1 June 2017 Susannah

Henry Lawson & The Statue of our Queen

Queen's Square, Sydney c1930

On 17th June it will be Australian poet and short story writer Henry Lawson’s 150th birthday. There will be parties, exhibitions and talks in Sydney and Grenfell to honour this anniversary. The best way I can mark this date is by discussing a Henry Lawson poem.

The Statue of our Queen by Henry Lawson

Henry Lawson, 1902.

Photograph of Henry Lawson, circa 1902, showing his remarkable eyes, which were said to see right into the hearts of men and women.

PRIDE, selfishness in every line,
And on its face a frown,
It stands, a sceptre in its hand,
And points forever down.
And who will kneel? The unemployed!
Small homage pay, I ween,
The only men who gather ’neath
The Statue of our Queen.

I’d scarcely wonder if the sun,
That rises with good grace,
Should sink and leave the day undone
At sight of such a face.
But no! The day will still have birth
In all its golden sheen,
When antiquarians unearth
The Statue of our Queen.

Then if you’d have us loyal bide
As we have loyal been,
Great Parkes! for love of England, hide
The Statue of our Queen.


Lawson was an avid Republican and felt Australia would be far better off without Britain. He argued that Aussie history should be taught in schools, that some Australian literature should also be included in the syllabus, and he despised what he called “Australian groveldom” towards England. In his view, Australia should be “the Great Republic of the Southern Seas”.

In 1887 Queen Victoria’s Golden Jubilee celebrations were celebrated with fervour around the country. Special coins were produced at the Sydney Mint, but Lawson was not alone in hating such celebrations. Public meetings were held, there were some riots in the streets and republicans twice defeated attempts at the Sydney Town Hall to pass a loyal resolution congratulating the Queen on her 50 years on the throne. A statue of the Queen was unveiled in Queen’s Square by the Governor’s wife in January 1888. There had been one in Sydney’s Garden Palace, but that burned along with the building in 1882. Queen’s Square was once much grander, and took up considerable space at the top of Macquarie Street. The statue soon proved to be in the way when trams were introduced and had to be moved, and then moved again. Henry Lawson would probably have felt happy at the undignified fate of both statues.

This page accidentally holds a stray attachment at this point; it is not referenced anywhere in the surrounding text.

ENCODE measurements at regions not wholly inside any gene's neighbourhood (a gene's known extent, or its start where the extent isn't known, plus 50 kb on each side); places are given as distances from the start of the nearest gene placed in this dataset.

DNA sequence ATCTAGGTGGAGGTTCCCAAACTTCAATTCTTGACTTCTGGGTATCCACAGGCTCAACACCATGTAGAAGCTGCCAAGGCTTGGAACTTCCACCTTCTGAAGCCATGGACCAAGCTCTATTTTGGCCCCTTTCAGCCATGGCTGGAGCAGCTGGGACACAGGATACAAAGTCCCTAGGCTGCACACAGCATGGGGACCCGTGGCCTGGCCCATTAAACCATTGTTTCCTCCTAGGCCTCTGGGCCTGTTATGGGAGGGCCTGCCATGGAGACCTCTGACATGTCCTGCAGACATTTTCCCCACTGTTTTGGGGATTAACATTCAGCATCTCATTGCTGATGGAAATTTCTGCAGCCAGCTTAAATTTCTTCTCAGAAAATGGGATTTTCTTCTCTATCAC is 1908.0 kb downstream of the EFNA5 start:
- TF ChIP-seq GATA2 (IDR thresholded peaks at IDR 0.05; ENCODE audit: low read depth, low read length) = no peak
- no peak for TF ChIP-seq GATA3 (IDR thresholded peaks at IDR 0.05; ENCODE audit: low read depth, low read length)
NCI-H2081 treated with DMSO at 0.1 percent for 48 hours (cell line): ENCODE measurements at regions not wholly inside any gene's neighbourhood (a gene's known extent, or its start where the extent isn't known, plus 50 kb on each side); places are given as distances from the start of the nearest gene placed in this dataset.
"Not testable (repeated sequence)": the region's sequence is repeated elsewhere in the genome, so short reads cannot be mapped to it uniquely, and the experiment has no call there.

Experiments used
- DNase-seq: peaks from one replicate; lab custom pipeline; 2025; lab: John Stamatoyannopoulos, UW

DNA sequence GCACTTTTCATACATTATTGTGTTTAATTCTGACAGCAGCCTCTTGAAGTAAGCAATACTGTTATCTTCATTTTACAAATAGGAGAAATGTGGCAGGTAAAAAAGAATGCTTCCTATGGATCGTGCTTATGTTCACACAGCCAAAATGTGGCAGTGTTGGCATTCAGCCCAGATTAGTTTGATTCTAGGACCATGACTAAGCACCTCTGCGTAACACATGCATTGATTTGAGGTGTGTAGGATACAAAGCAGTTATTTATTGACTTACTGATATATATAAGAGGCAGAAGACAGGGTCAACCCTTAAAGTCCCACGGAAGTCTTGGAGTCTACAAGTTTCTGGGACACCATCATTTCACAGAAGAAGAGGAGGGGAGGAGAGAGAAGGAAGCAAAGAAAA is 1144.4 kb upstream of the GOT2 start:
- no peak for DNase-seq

His poem expresses his contempt for this royal personage. She does not care about the city’s unemployed, and he implies that she looks down on Australia. He writes of her pride and selfishness which must surely be visible to everyone who looks at the statue. Henry Parkes was an ardent royalist and Lawson addresses him directly in the poem, advising him to hide the statue away.

The poem was first published in 1890. It is very topical – Australia is still debating republicanism and the role of the monarchy in this country today.

Susannah Fullerton: Henry Lawson is born
Susannah Fullerton: Henry Lawson dies
Susannah Fullerton: On Writers and Drinking
Susannah Fullerton: Honouring Henry Lawson

The Henry Lawson Society

Henry Lawson by Grantlee Kieza

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Featured image credit- Queen’s Square, Sydney c1930. By Unknown, from City of Sydney Archives [037\037155] (SRC10753), Public Domain, https://commons.wikimedia.org/w/index.php?curid=30690419
Body image credit- Henry Lawson, 1902. Public Domain, https://commons.wikimedia.org/w/index.php?curid=237669

Comments (8)

  1. Beatrice Yell

    On arrival in Liverpool in 1958 I saw a similar statue atop a men’s toilet. Beatrice

    • Susannah Fullerton

      Good grief! I hope she was keeping an eye on proceedings.

      • Helen

        I love the word “groveldom” – perhaps a little like ‘woke’ with so many going along with the tide of feelings without acknowledging the bigger picture.

  2. Michael Williams

    Never realized such convict colony republican refuse was so early abroad/permitted in Australia.

    • Susannah Fullerton

      I think such views got you into trouble, but they were certainly around.

  3. Suzanne Williams

    Very interesting background on the old debate of monarchy versus republicanism .
    Thank you.

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